Robust rebound for 2021-22 razor clam season -- thousands of diggers return to area's open beaches



By Angelo Bruscas



The robust razor clam digging season continues this week after 55,700 diggers hit the coast over the first nine days and harvested an estimated 1 million clams. Washington Department of Fish and Wildlife Coastal Shellfish Manager Dan Ayres discuses why this season has been so productive, what diggers need to know before the head to the open beaches, and what we might plan for going into the new year (maybe a New Year's dig) and into the spring.







This year’s harvest already has been robust, but Ayres cautions that “we’ve seen in the past that there is no guarantee the razor clams are going to hold over.”

Determining how many clams are available for recreational diggers is a complicated science that first has to account for tribal treaty rights to half of the mathematically determined estimate of how big the razor clam population is on any given season. Ayres and his crew make the assessment with a hydrologic system that basically pumps out the clams in a section of beach so they can be counted and tested. Samples are taken on sections of beaches from Long Beach to the Quinault Indian Nation boundary at the Moclips River, and that determines the estimated number of clams available for harvest. Tribal digs are then scheduled along with recreation digs, and WDFW keeps a running total to ensure there is overall balance.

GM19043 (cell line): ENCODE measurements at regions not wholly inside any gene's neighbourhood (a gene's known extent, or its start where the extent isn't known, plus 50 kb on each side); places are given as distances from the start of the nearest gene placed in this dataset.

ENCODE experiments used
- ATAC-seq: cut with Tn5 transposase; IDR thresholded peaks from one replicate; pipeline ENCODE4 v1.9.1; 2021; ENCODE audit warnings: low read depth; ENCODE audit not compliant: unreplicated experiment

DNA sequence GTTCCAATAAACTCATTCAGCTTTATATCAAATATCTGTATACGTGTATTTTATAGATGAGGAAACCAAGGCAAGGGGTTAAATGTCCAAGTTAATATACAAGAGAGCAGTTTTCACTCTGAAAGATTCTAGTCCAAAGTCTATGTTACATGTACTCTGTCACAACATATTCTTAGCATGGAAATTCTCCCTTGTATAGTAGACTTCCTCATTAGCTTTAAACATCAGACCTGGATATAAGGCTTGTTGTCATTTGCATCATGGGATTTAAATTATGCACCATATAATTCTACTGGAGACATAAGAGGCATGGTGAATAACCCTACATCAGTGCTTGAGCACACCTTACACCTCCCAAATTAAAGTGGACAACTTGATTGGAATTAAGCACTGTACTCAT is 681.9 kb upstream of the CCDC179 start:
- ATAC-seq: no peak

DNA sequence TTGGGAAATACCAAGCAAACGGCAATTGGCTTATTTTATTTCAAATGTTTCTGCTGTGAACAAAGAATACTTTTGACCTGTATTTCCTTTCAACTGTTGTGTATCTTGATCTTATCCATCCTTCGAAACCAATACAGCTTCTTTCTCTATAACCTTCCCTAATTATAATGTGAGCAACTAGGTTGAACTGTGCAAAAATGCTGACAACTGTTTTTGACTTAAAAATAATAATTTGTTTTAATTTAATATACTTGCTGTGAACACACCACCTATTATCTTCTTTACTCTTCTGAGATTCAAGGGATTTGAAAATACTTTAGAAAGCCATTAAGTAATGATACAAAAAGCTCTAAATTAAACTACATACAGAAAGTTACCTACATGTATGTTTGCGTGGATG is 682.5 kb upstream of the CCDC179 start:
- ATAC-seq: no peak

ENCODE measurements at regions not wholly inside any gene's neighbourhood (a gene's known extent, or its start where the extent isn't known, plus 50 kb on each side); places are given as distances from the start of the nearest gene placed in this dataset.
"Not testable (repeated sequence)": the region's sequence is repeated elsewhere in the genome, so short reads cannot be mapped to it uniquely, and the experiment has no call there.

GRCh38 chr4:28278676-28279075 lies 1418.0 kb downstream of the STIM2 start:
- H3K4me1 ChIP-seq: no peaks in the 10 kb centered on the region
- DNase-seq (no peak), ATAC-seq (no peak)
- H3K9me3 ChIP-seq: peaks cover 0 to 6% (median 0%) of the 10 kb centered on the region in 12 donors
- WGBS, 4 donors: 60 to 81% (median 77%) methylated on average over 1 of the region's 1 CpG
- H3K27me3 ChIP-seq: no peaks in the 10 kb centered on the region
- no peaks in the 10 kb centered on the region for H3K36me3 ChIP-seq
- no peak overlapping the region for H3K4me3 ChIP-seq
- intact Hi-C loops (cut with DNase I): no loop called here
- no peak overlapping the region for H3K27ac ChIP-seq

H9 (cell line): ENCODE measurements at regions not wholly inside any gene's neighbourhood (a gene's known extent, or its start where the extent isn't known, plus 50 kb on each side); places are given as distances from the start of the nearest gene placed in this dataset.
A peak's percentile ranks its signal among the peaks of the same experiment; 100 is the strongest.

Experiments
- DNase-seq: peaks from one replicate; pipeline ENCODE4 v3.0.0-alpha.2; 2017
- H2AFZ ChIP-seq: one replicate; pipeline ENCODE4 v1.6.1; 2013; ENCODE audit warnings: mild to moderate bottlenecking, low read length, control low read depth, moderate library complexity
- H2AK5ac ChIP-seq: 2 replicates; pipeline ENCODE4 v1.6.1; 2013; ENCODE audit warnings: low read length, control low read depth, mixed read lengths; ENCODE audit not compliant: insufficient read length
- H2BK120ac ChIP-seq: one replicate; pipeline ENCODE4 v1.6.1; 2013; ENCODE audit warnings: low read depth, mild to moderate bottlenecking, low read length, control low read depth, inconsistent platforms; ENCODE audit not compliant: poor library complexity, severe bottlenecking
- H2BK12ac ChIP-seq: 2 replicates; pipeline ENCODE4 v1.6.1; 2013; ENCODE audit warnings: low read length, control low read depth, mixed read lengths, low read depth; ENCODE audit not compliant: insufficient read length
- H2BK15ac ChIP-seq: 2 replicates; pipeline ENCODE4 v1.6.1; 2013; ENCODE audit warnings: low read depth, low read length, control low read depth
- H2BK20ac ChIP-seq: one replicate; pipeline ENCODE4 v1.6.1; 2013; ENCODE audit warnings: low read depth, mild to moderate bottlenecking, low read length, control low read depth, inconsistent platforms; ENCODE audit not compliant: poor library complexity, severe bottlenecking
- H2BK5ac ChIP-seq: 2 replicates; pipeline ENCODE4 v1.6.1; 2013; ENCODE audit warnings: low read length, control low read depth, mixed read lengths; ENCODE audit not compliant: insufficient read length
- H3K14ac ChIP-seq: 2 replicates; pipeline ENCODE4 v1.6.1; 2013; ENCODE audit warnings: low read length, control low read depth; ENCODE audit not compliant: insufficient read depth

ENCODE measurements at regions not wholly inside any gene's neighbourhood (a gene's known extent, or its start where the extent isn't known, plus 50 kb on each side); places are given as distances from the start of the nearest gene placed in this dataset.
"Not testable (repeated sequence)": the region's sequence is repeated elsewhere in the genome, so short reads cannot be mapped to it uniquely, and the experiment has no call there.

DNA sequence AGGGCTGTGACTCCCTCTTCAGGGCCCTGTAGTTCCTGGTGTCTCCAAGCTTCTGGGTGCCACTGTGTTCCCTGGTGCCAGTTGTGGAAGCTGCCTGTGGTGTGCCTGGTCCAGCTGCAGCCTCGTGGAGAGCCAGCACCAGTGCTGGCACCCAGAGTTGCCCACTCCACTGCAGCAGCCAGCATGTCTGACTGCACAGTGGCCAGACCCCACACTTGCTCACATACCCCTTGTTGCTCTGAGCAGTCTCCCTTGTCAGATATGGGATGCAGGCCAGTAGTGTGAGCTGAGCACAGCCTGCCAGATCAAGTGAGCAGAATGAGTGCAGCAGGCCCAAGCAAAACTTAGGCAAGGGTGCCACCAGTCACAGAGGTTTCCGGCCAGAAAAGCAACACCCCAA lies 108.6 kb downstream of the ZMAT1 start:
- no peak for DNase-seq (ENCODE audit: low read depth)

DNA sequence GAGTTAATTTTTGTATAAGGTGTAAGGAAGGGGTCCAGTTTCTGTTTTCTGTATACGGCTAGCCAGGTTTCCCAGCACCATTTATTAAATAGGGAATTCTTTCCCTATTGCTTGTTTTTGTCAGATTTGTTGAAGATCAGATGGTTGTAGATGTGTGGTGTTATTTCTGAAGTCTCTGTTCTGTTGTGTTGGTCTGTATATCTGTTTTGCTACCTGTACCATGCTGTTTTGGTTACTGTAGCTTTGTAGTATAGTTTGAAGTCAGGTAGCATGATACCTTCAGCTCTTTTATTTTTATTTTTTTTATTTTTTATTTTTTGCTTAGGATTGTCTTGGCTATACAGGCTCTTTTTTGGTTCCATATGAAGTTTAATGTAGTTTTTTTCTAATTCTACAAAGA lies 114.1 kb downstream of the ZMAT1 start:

While the clams did seem to hold over this year, Ayres said, there also is good evidence of young juvenile clams growing quickly. “Ocean conditions in the near shore have been very, very good to razor clams,” Ayres said.